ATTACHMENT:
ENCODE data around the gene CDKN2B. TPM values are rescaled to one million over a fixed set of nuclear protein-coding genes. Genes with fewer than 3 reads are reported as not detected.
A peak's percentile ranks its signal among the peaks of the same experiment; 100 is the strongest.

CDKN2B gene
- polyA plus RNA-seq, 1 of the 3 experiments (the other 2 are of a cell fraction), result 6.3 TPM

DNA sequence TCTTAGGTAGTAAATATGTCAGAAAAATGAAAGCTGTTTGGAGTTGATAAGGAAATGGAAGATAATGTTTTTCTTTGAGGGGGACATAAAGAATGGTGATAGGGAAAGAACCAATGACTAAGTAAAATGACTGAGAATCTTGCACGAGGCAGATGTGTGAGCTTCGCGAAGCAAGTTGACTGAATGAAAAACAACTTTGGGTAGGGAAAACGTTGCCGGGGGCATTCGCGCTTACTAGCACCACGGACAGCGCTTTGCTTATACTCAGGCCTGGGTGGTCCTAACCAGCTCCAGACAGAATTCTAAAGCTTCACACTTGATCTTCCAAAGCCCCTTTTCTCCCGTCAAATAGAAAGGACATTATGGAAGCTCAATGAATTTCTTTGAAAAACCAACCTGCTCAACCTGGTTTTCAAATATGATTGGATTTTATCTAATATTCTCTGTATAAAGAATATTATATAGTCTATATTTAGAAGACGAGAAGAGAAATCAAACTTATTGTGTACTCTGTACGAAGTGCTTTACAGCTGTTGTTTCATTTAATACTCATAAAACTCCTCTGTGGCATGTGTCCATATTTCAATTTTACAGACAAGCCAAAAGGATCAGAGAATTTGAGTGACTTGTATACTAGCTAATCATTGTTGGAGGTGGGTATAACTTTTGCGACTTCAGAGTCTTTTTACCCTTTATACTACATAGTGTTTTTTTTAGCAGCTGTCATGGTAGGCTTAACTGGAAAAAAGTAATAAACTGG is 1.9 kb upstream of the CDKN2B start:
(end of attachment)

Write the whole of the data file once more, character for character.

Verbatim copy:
ENCODE data around the gene CDKN2B. TPM values are rescaled to one million over a fixed set of nuclear protein-coding genes. Genes with fewer than 3 reads are reported as not detected.
A peak's percentile ranks its signal among the peaks of the same experiment; 100 is the strongest.

CDKN2B gene
- polyA plus RNA-seq, 1 of the 3 experiments (the other 2 are of a cell fraction), result 6.3 TPM

DNA sequence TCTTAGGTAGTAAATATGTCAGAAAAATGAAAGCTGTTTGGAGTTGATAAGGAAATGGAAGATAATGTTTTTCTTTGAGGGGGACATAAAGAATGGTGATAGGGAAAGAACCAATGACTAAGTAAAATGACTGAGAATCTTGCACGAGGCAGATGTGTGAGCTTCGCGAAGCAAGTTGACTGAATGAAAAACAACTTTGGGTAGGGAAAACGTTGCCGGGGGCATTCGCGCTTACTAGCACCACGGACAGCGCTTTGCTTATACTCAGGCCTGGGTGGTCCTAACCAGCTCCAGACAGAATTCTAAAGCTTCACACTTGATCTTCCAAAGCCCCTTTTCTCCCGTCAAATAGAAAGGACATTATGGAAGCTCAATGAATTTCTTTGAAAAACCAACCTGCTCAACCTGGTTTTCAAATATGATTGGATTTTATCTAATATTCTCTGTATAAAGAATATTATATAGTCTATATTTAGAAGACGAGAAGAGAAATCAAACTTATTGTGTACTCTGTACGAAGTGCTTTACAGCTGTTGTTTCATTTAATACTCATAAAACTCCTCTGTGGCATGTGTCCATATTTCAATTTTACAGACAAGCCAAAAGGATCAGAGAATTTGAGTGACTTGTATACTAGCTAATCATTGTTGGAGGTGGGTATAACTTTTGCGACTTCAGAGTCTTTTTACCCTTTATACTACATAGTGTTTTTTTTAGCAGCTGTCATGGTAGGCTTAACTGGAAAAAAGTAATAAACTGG is 1.9 kb upstream of the CDKN2B start: